8. ..I should add that the semi-finals and final of the CFTL League Cup were staged by TTSL. We mad a profit of almost TTD 4OK. Members have already agreed that the League will again host these matches and either 1) pay the participating teams an appearance fee or 2) pay prize monies from the profit.

    We are not lamenting the 2017 issue. We moving on in the most self-reliant manner possible..

  9. ..Other than SSFL (because of Sportsmax), no football league in TT has meaningful sponsorship. None. League survive by their own means. In 2017 TTSL clubs bit the bullet and agreed to play the league competition without prize money – this in order to establish our own league. The clubs have agreed to apportion a percentage of registration fees towards 2018 prize money – in the absence of external sponsorship. THIS is why I have maintained as TTSL president that we must operate within our financial means and this worked very well in 2017. With that base we are now exploring how we could not just mark time but GROW..

  10. Unfortunately Keith is right, look at the poor Pro League players , Central FC has not been paid their prize money for two years of them winning the league

  11. ..No sponsor pays up in advance. None. TTSL had a small sponsorship agreement with TSTT last season and we got the cheque last week. Remember, TT is a buyers’ market..

  12. The football clubs should require that the league bank, in escrow, the promised funds. No club should agree to participate without such proof. The distribution of funds should be the responsibility of a third party! This approach, I believe, would assure prompt distribution of funds according to outcome of the tournament.

    • This suggests that the League itself is untrustworthy, which on its face is lacking in basis. Second, how could the clubs even make such a demand of themselves, seeing the close nexus of club and League leadership?

    • Nigel S. Scott No… it suggests the league needs to be financially savvy and to be better negotiators with their sponsors. Currently, they have a lose-win relationship with their sponsors whereby the league is the loser. It’s time the league steps out of the dark ages.

    • Kenneth, see what Keith said about sport sponsorship in TnT, it is a buyer’s market. What you say makes all the sense in the world… in theory, but not all parties to a contract come to the table on even footing. Suggesting escrow means that the fault lies with the League, that they have the money and won’t pay out. The real issue is lack of funding. An escrow requirement is meaningless without actual funds to hold in escrow.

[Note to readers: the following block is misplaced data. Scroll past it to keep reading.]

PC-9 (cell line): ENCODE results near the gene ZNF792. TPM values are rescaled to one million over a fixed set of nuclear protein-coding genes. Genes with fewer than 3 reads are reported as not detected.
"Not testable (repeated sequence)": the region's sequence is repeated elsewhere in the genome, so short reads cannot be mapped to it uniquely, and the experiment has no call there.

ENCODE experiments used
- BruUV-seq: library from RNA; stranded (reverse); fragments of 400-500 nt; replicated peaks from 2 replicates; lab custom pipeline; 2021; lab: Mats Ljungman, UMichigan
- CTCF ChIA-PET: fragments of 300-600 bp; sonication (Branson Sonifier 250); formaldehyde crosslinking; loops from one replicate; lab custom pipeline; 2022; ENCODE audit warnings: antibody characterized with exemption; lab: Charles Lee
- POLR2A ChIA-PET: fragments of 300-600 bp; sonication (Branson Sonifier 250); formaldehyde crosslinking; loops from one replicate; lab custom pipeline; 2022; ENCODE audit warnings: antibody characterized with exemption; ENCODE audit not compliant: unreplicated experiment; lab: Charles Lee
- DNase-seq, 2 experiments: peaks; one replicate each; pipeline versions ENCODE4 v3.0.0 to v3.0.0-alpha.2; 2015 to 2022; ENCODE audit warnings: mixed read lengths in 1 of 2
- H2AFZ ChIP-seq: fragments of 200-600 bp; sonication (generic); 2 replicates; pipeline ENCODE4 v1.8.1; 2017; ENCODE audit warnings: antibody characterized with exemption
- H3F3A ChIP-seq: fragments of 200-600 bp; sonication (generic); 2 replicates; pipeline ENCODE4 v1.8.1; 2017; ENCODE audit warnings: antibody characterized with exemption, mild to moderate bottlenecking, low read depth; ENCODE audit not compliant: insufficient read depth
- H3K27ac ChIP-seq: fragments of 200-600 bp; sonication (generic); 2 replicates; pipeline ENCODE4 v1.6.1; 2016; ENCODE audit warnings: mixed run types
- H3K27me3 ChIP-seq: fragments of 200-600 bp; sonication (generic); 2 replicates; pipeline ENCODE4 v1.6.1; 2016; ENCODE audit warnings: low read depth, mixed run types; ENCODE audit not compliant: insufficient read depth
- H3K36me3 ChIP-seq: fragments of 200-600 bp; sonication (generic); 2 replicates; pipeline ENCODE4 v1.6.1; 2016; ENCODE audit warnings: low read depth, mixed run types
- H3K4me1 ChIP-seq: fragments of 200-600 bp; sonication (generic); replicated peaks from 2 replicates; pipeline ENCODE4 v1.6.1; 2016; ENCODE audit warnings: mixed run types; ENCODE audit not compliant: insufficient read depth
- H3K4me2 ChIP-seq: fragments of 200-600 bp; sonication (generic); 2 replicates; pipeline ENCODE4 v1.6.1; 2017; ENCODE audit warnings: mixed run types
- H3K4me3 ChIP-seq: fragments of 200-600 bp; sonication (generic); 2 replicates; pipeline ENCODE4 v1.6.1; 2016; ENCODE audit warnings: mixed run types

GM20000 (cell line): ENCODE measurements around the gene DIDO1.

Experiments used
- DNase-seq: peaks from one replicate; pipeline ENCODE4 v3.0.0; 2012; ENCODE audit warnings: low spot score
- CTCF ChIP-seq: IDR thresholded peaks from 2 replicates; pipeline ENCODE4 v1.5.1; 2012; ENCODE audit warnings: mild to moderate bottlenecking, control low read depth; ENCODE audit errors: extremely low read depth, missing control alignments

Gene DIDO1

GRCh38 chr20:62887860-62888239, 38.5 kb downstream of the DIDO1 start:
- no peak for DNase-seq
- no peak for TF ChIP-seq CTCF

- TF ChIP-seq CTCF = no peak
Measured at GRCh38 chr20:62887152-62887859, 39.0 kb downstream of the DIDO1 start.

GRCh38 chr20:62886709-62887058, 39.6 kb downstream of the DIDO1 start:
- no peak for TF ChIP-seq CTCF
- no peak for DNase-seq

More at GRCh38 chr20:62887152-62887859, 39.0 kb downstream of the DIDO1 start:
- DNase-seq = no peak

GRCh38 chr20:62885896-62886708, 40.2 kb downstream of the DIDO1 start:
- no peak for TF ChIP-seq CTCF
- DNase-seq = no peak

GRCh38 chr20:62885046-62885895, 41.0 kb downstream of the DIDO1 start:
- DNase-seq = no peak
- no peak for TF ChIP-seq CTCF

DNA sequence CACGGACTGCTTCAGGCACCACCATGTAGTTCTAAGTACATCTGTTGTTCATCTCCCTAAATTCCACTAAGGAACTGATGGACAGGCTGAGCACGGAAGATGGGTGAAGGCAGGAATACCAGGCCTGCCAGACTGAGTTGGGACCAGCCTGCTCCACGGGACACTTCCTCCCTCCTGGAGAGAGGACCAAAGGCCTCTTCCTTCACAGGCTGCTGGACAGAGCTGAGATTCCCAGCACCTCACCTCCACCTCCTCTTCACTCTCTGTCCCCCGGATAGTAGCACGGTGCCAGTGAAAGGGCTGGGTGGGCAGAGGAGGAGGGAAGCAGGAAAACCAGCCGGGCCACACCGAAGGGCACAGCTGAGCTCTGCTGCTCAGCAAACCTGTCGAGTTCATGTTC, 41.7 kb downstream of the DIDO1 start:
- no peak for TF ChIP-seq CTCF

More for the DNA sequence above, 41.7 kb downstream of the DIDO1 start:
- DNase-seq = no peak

• Nigel S. Scott Honestly, I respect him but I disagree with his position/stance on the subject. This problem is not new! The leagues have been at a disadvantage for decades. We can’t love football that much to continue leaving the negotiation table at a disadvantage whereby every season we gave to beg for prize moneys after the league and its clubs had enthusiasticly promoted the sponsors every game whole season… Nah man. Time for the BS to stop.

    • Kenneth in a situation where sponsors are hard to come by, the ones that do are negotiating from a position of strength. Not sure how mere words or change in mindset is going to change that.

    • Nigel S. Scott Negotiation is an art, a skill. The sponsors need the exposure as much as the league needs the money. The league needs to expand their search for sponsors.

    • To many smart men and con artist is involved in the beautiful game in our sweet country and continues to be only interested in the monies rather than our players ,our sweet country and the beautiful game Them really good yes steeuuppsss

    • Earl Mango Pierre Agreed, Mango! I was trying to be as diplomatic as possible. So I had to use a bunch of sentences instead the word… corruption and the phrase… gross self-enrichment!

    • And as I have said some time ago that if it was the Cyrians, Indians, white / Trini white people was running our football/ sports many moons ago our football would have been on the same level with the cricket CPL although they themselves does end up facing the courts and then plenty jail time for the same fraud or money laundering the same like the fella who is responsible for starting the CPL cricket but now is serving time in jail for thieving people monies in order to do so eh Them really good yes

  13. ..No mess. TT Sport is in difficult times but football goes on. For the record, the membership were invited to meet with Anderson to discuss the CFTL sponsorship. The meeting took place at Police Mess Hall on Long Circular Road. At the end all in attendance signed off on the agreement. Ottley himself left after a smiling handshake with Anderson. Now he has issues. So be it. I understand football politics. The League is is being given the short end of the stick but football goes on. The new season is coming and the serious clubs will play it..

    Regarding TTFA requirements, the League has consistently demanded clubs do the needful and has made accounting services available to members. But they need to walk the last mile for themselves. I make no apologies for adopting that stance. Serious times demand serious people..

  14. ..For the record, the membership were invited to meet with Anderson to discuss the CFTL sponsorship. The meeting took place at Police Mess Hall on Long Circular Road. At the end all in attendance signed off on the agreement. Ottley himself left after a smiling handshake with Anderson. Now he has issues. So be it. I understand football politics. The League is is being given the short end of the stick but football goes on.

    Regarding TTFA requirements, the League has consistently demanded clubs do the needful and has made accounting services available to members. But they need to walk the last mile for themselves. I make no apologies for adopting that stance. Serious times demand serious people..